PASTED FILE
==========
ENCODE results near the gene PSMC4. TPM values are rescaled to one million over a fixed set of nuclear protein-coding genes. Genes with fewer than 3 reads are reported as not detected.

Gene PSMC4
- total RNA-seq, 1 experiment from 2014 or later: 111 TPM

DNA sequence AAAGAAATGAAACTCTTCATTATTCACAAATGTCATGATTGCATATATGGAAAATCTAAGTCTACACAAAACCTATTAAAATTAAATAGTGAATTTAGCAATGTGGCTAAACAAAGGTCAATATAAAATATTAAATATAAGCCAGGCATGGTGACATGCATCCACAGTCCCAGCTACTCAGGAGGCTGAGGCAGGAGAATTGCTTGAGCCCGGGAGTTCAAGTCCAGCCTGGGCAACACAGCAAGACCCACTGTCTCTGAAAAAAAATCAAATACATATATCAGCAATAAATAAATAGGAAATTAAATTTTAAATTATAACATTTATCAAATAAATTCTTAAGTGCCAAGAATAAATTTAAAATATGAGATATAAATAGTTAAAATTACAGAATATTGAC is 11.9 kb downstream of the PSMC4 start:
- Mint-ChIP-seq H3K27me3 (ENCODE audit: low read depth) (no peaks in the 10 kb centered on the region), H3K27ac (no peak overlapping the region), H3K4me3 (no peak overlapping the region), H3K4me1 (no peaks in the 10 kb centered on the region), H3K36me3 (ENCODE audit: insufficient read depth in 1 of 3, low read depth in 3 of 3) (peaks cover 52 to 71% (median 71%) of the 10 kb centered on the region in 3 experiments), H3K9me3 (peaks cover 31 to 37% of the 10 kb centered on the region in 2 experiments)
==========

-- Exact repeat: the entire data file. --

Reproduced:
ENCODE results near the gene PSMC4. TPM values are rescaled to one million over a fixed set of nuclear protein-coding genes. Genes with fewer than 3 reads are reported as not detected.

Gene PSMC4
- total RNA-seq, 1 experiment from 2014 or later: 111 TPM

DNA sequence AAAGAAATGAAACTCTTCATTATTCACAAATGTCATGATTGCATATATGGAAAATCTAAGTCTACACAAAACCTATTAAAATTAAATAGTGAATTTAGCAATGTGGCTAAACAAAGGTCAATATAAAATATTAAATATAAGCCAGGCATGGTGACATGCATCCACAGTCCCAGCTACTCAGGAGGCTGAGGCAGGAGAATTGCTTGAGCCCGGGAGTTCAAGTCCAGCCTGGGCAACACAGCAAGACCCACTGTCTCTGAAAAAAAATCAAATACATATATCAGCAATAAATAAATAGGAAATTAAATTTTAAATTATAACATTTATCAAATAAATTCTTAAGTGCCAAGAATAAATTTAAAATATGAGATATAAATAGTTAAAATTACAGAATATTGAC is 11.9 kb downstream of the PSMC4 start:
- Mint-ChIP-seq H3K27me3 (ENCODE audit: low read depth) (no peaks in the 10 kb centered on the region), H3K27ac (no peak overlapping the region), H3K4me3 (no peak overlapping the region), H3K4me1 (no peaks in the 10 kb centered on the region), H3K36me3 (ENCODE audit: insufficient read depth in 1 of 3, low read depth in 3 of 3) (peaks cover 52 to 71% (median 71%) of the 10 kb centered on the region in 3 experiments), H3K9me3 (peaks cover 31 to 37% of the 10 kb centered on the region in 2 experiments)